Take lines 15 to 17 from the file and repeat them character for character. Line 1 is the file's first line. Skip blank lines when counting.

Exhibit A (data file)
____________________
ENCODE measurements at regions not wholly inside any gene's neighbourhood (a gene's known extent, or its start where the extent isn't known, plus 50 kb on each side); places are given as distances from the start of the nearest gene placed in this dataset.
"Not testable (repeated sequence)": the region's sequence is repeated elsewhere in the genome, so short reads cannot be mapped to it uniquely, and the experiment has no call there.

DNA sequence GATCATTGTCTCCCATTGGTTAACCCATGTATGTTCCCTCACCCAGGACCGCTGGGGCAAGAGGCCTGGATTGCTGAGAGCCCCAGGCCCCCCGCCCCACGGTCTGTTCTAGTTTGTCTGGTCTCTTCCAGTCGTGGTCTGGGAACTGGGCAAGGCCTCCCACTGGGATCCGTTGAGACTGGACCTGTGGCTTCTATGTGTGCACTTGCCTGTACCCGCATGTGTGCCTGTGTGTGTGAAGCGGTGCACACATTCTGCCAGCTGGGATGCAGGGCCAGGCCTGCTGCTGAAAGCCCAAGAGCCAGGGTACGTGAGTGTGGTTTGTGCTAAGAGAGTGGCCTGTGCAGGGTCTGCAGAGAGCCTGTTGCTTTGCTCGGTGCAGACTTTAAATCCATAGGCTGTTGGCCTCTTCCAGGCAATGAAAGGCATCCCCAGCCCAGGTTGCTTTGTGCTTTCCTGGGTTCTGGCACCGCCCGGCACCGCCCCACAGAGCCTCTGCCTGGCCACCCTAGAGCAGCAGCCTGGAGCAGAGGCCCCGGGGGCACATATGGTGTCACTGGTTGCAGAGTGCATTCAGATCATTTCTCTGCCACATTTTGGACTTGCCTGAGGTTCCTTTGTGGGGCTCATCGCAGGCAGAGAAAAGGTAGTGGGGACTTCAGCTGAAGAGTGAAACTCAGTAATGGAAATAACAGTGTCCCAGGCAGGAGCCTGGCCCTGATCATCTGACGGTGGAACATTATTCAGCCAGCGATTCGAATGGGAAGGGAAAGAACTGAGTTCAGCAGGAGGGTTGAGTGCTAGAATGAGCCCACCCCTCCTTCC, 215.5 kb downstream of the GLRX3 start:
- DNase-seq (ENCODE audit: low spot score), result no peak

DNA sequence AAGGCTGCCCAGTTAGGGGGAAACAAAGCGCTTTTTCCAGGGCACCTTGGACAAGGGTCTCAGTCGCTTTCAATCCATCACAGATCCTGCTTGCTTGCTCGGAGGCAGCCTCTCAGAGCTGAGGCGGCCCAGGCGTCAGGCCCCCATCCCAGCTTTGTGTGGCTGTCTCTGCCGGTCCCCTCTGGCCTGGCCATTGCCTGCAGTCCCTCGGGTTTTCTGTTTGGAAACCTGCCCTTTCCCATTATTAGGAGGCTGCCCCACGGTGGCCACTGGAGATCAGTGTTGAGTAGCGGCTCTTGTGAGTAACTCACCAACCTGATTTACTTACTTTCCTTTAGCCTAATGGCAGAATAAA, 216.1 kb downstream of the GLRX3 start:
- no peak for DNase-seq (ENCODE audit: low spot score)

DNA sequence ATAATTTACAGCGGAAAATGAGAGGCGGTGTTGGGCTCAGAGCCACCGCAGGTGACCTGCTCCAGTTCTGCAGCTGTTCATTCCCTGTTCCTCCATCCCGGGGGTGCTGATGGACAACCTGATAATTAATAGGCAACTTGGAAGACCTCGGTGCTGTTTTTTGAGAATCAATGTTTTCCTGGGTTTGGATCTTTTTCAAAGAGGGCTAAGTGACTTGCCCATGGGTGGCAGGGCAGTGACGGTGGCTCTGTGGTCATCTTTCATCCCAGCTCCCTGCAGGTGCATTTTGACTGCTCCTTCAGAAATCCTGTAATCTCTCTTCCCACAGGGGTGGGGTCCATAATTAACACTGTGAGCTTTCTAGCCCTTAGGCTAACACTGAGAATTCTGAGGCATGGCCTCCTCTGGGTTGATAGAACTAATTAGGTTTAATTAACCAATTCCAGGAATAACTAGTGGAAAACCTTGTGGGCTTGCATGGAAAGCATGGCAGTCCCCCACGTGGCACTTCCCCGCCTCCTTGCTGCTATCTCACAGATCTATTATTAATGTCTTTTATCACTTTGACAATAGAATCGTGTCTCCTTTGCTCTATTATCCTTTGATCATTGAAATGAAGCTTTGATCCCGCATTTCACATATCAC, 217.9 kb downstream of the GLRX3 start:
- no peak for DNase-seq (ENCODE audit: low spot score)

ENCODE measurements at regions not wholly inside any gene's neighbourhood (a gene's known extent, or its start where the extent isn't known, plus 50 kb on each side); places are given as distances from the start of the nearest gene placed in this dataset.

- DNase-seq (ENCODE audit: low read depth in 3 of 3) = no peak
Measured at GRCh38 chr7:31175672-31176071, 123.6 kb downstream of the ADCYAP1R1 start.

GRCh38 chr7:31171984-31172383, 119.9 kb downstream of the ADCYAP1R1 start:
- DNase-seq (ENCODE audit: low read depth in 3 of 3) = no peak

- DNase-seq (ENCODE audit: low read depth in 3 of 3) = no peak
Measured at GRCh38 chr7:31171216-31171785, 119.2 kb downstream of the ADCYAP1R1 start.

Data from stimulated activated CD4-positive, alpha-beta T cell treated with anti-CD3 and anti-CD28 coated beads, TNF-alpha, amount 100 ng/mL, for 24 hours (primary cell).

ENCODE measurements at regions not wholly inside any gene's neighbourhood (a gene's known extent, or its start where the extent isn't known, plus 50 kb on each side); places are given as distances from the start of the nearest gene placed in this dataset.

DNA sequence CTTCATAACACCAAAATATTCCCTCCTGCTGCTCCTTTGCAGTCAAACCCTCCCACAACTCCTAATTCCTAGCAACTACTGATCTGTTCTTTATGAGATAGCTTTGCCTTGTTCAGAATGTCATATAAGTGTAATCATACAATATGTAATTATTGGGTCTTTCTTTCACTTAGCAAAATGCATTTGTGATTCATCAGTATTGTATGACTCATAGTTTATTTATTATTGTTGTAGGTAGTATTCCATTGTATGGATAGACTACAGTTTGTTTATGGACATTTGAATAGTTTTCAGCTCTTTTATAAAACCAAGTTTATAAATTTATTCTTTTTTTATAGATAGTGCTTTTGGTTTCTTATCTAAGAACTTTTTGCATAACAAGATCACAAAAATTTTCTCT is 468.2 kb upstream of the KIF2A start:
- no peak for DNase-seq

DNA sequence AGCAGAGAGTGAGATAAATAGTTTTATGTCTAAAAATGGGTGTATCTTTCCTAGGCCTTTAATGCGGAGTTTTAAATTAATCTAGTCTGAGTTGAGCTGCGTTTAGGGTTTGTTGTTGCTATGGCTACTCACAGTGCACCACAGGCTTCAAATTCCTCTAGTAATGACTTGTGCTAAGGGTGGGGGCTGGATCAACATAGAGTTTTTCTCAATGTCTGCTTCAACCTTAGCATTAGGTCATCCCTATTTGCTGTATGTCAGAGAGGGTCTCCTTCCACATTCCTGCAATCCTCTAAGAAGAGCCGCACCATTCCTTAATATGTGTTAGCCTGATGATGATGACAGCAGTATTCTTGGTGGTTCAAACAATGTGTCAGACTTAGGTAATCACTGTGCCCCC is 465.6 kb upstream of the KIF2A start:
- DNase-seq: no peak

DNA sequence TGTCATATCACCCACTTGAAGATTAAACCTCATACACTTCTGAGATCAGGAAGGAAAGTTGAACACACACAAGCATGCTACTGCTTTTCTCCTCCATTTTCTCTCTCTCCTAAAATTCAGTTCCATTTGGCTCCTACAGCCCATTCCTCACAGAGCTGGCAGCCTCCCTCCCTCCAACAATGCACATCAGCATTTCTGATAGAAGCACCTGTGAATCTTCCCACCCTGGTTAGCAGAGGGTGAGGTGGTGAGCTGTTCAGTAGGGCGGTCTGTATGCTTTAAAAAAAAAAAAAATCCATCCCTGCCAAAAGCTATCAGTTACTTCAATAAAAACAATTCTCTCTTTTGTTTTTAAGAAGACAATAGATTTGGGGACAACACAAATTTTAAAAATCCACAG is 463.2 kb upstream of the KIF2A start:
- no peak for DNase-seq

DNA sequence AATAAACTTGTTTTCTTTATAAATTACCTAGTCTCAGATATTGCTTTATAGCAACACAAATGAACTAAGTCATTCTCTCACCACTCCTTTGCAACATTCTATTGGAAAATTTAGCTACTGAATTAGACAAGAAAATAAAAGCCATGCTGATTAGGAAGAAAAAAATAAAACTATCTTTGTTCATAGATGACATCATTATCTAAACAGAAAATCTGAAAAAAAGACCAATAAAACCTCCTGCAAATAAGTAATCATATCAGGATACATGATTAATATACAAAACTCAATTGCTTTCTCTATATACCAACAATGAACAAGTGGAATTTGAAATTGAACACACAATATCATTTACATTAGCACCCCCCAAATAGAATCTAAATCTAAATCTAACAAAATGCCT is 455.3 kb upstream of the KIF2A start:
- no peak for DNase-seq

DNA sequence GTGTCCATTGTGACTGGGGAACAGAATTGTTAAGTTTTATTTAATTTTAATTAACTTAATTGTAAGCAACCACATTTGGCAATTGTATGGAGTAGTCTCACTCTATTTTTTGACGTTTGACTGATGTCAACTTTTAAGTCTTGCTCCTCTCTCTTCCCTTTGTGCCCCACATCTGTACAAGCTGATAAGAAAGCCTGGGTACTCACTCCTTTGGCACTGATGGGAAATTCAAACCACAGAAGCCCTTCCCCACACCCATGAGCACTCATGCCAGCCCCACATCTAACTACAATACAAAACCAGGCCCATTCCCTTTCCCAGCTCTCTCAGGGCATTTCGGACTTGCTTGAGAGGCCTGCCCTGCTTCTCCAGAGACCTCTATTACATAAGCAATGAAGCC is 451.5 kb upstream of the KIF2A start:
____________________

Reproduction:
Measured at GRCh38 chr7:31171216-31171785, 119.2 kb downstream of the ADCYAP1R1 start.

Data from stimulated activated CD4-positive, alpha-beta T cell treated with anti-CD3 and anti-CD28 coated beads, TNF-alpha, amount 100 ng/mL, for 24 hours (primary cell).

ENCODE measurements at regions not wholly inside any gene's neighbourhood (a gene's known extent, or its start where the extent isn't known, plus 50 kb on each side); places are given as distances from the start of the nearest gene placed in this dataset.